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Re: Do you create a method for a behavior or a repeating behavior?

Posted 13 May 2012 - 06:58 AM

pokiaka: Hey, you got our best answers. I'm sorry if they weren't what you were looking for, but designing code isn't a clean and cut science. It's something you get better at with experience, and as someone said, using other people's codebases. There are heuristics and patterns that you can study to get better though. If you want to investigate the topic further there are plenty of good books on code design and refactoring. I highly suggest Clean Code, Design Patterns by GOF, and Refactoring: Improving ... by Martin Fowler.

We didn't exaggerate on anything. We simply said, given the example, there is no need to abstract any of those steps because it's not complex code. If you want to embrace keeping clean code, then by all means, modularize your steps. It may help build the foundation you need to get better. Whatever works.
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#9 pokiaka  Icon User is offline

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Re: Do you create a method for a behavior or a repeating behavior?

Posted 13 May 2012 - 09:53 AM

View Postblackcompe, on 13 May 2012 - 06:58 AM, said:

pokiaka: Hey, you got our best answers. I'm sorry if they weren't what you were looking for, but designing code isn't a clean and cut science. It's something you get better at with experience, and as someone said, using other people's codebases. There are heuristics and patterns that you can study to get better though. If you want to investigate the topic further there are plenty of good books on code design and refactoring. I highly suggest Clean Code, Design Patterns by GOF, and Refactoring: Improving ... by Martin Fowler.

We didn't exaggerate on anything. We simply said, given the example, there is no need to abstract any of those steps because it's not complex code. If you want to embrace keeping clean code, then by all means, modularize your steps. It may help build the foundation you need to get better. Whatever works.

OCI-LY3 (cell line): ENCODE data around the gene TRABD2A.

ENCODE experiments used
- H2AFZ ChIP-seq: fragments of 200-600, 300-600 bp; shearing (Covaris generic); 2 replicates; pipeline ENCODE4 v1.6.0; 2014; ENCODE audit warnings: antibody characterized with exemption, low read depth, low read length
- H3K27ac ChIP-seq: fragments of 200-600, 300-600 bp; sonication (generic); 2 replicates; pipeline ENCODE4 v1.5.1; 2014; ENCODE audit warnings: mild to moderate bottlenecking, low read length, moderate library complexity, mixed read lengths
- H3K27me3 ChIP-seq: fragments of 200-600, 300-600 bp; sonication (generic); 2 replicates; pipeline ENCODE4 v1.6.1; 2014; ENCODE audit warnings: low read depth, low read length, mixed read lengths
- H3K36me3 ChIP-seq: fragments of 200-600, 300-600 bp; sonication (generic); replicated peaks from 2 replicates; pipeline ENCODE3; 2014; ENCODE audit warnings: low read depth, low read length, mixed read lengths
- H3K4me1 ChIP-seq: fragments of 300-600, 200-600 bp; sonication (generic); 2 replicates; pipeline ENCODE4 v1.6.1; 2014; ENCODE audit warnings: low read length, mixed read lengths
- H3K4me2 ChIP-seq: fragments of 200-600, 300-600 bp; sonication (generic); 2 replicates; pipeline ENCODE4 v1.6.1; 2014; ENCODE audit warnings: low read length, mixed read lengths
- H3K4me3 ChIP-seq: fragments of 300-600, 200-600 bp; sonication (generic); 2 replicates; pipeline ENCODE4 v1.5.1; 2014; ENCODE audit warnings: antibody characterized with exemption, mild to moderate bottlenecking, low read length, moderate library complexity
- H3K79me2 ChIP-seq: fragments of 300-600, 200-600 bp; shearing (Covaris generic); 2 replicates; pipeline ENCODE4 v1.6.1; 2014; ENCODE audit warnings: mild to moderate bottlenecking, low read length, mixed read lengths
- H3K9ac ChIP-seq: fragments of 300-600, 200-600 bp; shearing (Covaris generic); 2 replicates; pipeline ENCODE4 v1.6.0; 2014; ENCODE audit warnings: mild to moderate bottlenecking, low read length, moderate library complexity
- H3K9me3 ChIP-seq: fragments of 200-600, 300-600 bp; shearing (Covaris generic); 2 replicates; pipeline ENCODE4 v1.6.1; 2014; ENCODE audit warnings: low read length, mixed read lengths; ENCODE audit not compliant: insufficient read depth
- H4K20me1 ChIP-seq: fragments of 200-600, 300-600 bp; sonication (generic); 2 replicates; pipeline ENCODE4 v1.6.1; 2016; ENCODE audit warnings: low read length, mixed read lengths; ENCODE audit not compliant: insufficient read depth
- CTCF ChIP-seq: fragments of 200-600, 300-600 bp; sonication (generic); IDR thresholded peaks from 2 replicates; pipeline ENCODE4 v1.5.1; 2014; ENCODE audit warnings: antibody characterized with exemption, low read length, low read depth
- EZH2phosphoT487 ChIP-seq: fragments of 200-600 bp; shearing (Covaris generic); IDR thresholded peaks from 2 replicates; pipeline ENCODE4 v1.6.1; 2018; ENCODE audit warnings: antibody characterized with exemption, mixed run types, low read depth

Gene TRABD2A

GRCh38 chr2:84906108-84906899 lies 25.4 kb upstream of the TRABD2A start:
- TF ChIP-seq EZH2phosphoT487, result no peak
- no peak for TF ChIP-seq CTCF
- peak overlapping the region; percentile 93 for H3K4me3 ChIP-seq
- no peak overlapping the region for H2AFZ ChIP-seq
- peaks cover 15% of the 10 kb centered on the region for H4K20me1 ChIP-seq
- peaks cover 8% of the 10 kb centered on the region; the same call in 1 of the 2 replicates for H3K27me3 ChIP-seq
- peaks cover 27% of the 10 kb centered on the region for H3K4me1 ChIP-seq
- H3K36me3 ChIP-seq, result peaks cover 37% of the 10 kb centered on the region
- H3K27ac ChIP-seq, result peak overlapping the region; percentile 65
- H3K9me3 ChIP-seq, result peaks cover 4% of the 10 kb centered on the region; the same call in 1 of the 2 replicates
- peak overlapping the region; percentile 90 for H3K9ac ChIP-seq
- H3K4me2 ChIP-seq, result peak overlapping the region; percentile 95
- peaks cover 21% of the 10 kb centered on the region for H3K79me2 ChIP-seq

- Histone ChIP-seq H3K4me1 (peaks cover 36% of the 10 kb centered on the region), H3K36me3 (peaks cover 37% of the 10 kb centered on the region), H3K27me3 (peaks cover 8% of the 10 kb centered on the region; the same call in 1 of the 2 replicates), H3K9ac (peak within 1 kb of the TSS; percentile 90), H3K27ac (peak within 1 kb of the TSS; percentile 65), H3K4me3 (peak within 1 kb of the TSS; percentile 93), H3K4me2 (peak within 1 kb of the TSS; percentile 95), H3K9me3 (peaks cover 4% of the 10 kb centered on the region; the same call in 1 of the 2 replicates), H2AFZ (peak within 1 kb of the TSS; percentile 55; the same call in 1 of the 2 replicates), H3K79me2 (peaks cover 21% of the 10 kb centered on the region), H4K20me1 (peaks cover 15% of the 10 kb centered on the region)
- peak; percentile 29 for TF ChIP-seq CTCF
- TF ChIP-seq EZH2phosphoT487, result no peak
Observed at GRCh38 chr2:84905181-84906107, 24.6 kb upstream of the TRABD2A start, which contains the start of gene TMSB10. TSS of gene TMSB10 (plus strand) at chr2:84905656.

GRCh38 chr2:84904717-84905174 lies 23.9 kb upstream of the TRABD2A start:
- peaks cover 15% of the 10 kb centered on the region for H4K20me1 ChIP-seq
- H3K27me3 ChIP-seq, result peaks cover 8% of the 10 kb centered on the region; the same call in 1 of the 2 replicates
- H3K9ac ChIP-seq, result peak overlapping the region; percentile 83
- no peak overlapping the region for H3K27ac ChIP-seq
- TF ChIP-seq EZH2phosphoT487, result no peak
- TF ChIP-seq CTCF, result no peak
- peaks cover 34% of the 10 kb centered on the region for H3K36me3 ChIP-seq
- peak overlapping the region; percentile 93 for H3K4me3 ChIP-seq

Well, what I know is that I'll just go with the way suits me the best.
And you exaggerated because you fail to understand what a good example is.
When I gave it, I assumed you would know to answer my question as if you wouldn't have those basic language functions, and as if you could actually abstract the method.
Giving you a method that I'm currently working on will be irrelevant and hard to understand without the context, so I'll probably need to tell it to you too, and as you can see - bad example.

But it doesn't matter, I know what I'll be doing from now.
Thank you all.

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#10 The Architect 2.0  Icon User is offline

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Re: Do you create a method for a behavior or a repeating behavior?

Posted 13 May 2012 - 11:08 PM

for those people that are actually interested in receiving help:

a personal method I like to use is to write your code in such a way that it could easily be cut and pasted into a new method body and be replaced be a method call. of course, this is fairly abstract and not applicable in every instance; although i honestly believe it will end up making your code easier to follow.

another situation to create a new method is when a section of code could be made more efficient by someone more knowledgeable/with more time.